“It has a very real potential to prejudice the jury,” Lewis said.

As to objecting to Hebert’s alleged substance abuse, Lewis said the prosecution is willing to remove the objection if the defense can provide some “scope” to its proposed line of questioning.

“The state needs more explanation and needs to know how far the defense is willing to go,” Lewis said.

As to Hebert’s relationship with Durgin, the state is arguing that she was afraid of him and only told the truth to the police when Durgin was out of earshot and walking away, explaining why she initially told police Robert and Gerald York might have had something to do with LaPierre’s condition.

Along with negligent homicide and manslaughter, Durgin is also facing charges of simple assault, witness tampering and false imprisonment for allegedly preventing Hebert from answering the door to the trailer when police first found a beaten and dying LaPierre propped up against a fence in front of the trailer at 233 South Main Street.

Key to proving those charges is determining if Hebert was afraid of Durgin and what the nature of their relationship was. Durgin’s defense want the jury to hear evidence that Hebert wanted During arrested for LaPierre’s death.

The state withdrew its objections to having the jury hear about the sexual relationship between Durgin and Hebert, acknowledging the two knew each other a long time, had lived together, and that Hebert had Durgin’s PIN code for his ATM card.

The state has also requested Durgin’s defense limit what it can say regarding its other theory of the crime — namely Robert and Gerald York could have killed LaPierre.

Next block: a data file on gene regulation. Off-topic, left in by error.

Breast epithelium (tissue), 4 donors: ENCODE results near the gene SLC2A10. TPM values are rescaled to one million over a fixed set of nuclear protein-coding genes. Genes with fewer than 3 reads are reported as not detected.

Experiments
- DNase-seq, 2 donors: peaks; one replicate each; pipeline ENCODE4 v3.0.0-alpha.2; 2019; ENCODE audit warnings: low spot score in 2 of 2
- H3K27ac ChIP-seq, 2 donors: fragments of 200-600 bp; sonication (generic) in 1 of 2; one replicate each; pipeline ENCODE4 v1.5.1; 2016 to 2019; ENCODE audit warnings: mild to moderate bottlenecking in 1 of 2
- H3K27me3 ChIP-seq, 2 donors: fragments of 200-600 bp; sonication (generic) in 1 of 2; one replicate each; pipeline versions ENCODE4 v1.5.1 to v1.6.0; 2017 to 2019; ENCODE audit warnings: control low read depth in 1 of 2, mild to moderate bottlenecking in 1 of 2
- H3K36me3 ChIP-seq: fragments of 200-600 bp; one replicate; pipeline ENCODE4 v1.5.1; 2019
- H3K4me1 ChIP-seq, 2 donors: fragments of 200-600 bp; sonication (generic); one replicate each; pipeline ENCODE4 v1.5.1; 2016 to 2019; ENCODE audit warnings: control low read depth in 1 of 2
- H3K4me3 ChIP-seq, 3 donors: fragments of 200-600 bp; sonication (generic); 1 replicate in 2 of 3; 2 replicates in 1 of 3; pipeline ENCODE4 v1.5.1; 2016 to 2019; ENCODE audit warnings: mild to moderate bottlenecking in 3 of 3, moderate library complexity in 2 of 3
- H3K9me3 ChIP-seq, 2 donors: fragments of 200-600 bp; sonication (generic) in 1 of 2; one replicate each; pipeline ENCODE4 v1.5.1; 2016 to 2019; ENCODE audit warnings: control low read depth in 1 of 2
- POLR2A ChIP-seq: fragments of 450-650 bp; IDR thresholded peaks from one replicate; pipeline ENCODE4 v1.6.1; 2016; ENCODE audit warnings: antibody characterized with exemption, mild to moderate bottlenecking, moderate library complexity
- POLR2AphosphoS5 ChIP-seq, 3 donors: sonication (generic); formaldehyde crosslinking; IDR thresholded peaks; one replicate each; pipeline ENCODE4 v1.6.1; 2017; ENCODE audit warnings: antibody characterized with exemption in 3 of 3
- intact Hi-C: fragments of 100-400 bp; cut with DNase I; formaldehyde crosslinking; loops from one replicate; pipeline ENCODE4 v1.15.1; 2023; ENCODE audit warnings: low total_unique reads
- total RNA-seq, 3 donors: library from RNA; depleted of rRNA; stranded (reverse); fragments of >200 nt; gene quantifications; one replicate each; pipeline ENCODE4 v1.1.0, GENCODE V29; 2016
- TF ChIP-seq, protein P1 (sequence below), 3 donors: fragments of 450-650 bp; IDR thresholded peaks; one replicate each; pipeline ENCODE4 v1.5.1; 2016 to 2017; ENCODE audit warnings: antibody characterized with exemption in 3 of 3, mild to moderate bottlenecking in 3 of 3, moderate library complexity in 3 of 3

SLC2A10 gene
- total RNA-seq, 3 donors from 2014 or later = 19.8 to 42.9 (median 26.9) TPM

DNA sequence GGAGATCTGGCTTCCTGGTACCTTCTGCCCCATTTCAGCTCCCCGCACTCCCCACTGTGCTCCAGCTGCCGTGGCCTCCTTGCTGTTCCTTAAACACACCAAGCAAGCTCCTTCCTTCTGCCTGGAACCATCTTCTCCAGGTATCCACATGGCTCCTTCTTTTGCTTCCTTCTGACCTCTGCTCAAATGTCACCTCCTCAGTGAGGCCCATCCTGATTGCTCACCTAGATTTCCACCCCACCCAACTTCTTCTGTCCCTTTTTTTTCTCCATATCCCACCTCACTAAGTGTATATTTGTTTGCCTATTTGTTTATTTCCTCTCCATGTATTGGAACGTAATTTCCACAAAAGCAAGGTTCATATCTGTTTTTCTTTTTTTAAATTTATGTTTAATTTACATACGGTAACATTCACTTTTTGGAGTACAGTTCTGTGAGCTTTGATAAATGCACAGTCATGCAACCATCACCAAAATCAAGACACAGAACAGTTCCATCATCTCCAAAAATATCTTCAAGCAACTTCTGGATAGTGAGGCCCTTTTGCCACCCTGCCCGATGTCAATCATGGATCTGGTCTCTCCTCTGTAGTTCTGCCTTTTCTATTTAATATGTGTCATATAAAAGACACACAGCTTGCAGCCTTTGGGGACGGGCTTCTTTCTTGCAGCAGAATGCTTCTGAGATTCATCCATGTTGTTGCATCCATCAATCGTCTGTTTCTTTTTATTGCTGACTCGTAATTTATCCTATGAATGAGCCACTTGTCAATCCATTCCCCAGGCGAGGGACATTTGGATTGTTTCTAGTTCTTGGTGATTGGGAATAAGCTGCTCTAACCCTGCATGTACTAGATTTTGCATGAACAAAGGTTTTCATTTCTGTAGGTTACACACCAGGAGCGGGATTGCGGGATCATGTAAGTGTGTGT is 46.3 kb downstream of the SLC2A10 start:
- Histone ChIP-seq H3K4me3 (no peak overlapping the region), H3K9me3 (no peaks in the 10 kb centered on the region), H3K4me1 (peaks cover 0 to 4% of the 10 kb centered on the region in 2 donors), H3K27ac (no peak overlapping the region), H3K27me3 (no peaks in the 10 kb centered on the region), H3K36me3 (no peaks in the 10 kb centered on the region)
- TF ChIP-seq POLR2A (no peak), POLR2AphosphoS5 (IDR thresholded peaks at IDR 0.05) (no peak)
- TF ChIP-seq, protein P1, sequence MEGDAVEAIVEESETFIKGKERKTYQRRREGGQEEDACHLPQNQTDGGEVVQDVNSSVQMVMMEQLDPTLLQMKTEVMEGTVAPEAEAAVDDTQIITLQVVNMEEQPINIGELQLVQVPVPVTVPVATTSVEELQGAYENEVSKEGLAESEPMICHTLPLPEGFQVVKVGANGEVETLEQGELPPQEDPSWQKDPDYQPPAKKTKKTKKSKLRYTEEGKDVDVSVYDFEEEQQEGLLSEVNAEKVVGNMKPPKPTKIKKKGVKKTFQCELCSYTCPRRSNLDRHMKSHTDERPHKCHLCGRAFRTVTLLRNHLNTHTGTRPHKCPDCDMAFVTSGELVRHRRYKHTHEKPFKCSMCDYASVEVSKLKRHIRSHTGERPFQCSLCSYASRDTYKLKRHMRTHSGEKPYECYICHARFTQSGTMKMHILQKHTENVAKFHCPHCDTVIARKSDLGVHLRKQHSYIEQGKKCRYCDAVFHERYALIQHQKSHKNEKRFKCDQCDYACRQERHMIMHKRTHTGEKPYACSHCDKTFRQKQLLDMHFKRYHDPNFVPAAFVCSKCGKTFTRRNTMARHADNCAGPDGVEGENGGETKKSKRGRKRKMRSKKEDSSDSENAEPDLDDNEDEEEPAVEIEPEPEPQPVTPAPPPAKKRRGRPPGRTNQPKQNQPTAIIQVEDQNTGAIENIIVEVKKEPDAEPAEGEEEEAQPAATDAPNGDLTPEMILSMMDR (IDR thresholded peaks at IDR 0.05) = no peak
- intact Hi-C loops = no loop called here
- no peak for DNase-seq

“No one claims to know where Leo (LaPierre) was from 10 p.m. on May 2 to 12 p.m. on May 3. No witness can account for his whereabouts,” Landry said. “These two facts alone raise a prima facie case that something else happened.”

Landry told O’Neill that Durgin, the two York brothers and a fourth man, Jonathan Petrocelli had been involved in an argument. He said the Laconia Police were called by Durgin at 11:07 p.m. on May 2 to come to his trailer because of the Yorks. Landry also said it was the second time that day Laconia Police had gone to Durgin’s trailer because of the York brothers.

“Police circled the trailer at 11 p.m. and didn’t find anyone,” Landry said arguing that this information was not speculation on the part of the defense but should be allowed to be heard by the jury because it comes from LPD records.

“It’s a jury issue. It’s our defense. It’s not a (rules of evidence) claim,” Landry said he was not asking for O’Neill to admit prior bad acts regarding the York brothers, who are scheduled to testify for the state, but simply presenting a statement of what else was happening at the same time his client allegedly killed LaPierre.

Agati and Lewis argued that to allow this evidence to be presented to the jury would confuse things, calling it an attempt to create evidence of another’s perpetrations.

Lewis agreed there was a dispute between Durgin and the York brothers but only Durgin had any interest at all in LaPierre.

“Their theory is that Jerry and Robert (York) were mad at Petrocelli and Durgin and their theory is they attacked a man on a couch who wasn’t involved,” Lewis argued, saying to allow the jury to hear the testimony would be overly prejudicial and cause “undue delay, confusion of issues and be a waste of time.”

“There is no clear proof about what happened in the trailer on May 2 between the Yorks, Durgin and Petrocelli,” Lewis said.

O’Neill is expected to rule on the motions some time before opening arguments on Monday. Both Yorks, Petrocelli, Fields, Hebert and a number of their friends are scheduled to testify for the state as are a number of Laconia and State Police officers.